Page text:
The Bureau of Labor Statistics overestimated the number of jobs added nationwide from March through June by roughly 10,600%, the Federal Reserve Bank of Philadelphia reported Tuesday.
The U.S. added just 10,500 net new jobs in the second quarter of 2022, a far cry from the 1,121,500 estimated by the Bureau of Labor Statistics’ (BLS) monthly report on state-level data known as the Current Employment Situation (CES), according to the Philadelphia Fed. By using more comprehensive data from the BLS Quarterly Census of Employment and Wages (QCEW), which samples roughly 11 million businesses compared to the 670,000 measured by the monthly CES, the Philadelphia Fed is able to make revisions to initial employment estimates, the regional bank reported.
The U.S. economy added 263,000 jobs in November, more than economists expected.
“Notable job gains occurred in leisure and hospitality, health care, and government,” the Bureau of Labor Statistics said. “Employment declined in retail trade and in transportation and warehousing.”
With only days left until the midterm elections, the advertising blitz from the political spin doctors has reached a fever pitch and the sound bites we’re hearing aren’t very sound, especially the ones from the White House on the economy. But heated rhetoric is hardly a replacement for facts and figures so, to borrow a phrase from the show Dragnet, let’s discuss “just the facts, ma’am.”
The fact that our nation’s unemployment rate is approaching the low rate of 3.5% that was reached just prior to the pandemic should be a cause for celebration. But for a variety of reasons, the official unemployment number is misleading.
The employment situation is not as rosy as it may seem. There is a wide disparity among the states that can be explained by how much economic freedom they allow, including how severely each state shut down its economy due to the COVID-19 pandemic.
The U.S. economy added 678,000 jobs in February, according to a Friday report from the U.S. Bureau of Labor and Statistics (BLS), beating economists’ expectations.
Total nonfarm payroll employment increased by 678,000 in February, according to the BLS report, while the unemployment rate dropped to 3.8%, a pandemic low. Job gains were most pronounced in the leisure and hospitality sectors, which added a total 179,000 jobs.
“The labor market continues to be quite hot,” Nick Bunker, an economist at Indeed, told The Wall Street Journal. “It looks like the labor market is still primed for lots of strong employment growth.”
Although Connecticut will add 60,000 jobs this year, the state won’t be back to pre-pandemic levels of employment until 2023, industry groups say.
“The inability to grow jobs at the national average or even at the top of the Northeast means that Connecticut’s economy is going to continue to grow slower than the rest of the country and the Northeast,” Chris DiPentima, president and CEO of the Connecticut Business and Industry Association, told The Center Square. “The slow job growth means that businesses are not meeting the customer demand that they have. Connecticut, in turn, is not realizing the state’s total economic growth potential. Most businesses are hopeful that the state will put some policies in place to fuel growth and the jobs added each month will increase. This will help recover the jobs that we’ve lost before the end of this year.”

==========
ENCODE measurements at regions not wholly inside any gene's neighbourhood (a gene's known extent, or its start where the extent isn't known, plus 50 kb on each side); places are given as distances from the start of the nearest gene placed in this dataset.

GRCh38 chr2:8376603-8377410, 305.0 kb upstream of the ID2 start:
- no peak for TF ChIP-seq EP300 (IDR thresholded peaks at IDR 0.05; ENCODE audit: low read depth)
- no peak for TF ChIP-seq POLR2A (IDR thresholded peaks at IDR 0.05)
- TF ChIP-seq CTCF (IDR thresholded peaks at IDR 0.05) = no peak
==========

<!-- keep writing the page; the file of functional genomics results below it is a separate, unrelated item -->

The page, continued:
The U.S. economy reported an increase of 194,000 jobs in September, and the unemployment rate fell to 4.8%, according to Department of Labor statistics.
The number of unemployed people fell by 710,000 to 7.7 million, according to the Department of Labor statistics released Friday. Economists projected that employers created 500,000f jobs in September, more than double the figure in August, according to the Wall Street Journal.
Despite the spike in employment, the labor market remains thin due to the pandemic, and job growth earlier in the year was considerably stronger, according to the WSJ.
Just 14 states saw positive employment growth between April and May while the majority of the growth was concentrated in a handful of states, according to the Department of Labor.
Fourteen states led by California, Florida and Texas experienced significant job growth, 35 states experienced stagnant job growth and Wyoming saw a decline in employment last month, according to a Department of Labor report released Wednesday. Overall, the unemployment rates in 21 states decreased between April and May while every state’s employment improved compared to May 2020.
While the U.S. continues to report increased job growth, the report showed that the vast majority of the growth has come from about a dozen states.
Republican-led states and Vermont reported the lowest unemployment rates in April, according to a new report by the U.S. Commerce Department. States led by Democratic governors recorded the highest jobless rates, according to the report.
Unemployment rates were lower in April in 12 states and the District of Columbia and stable in 38 states, according to the U.S. Bureau of Labor Statistics.
States with the highest unemployment rates in April were Hawaii (8.5%), California (8.3%), New Mexico and New York (both at 8.2%), and Connecticut (8.1%). All five states with the highest unemployment are run by Democratic trifectas, meaning Democrats control the governor’s office and both houses of the state legislature.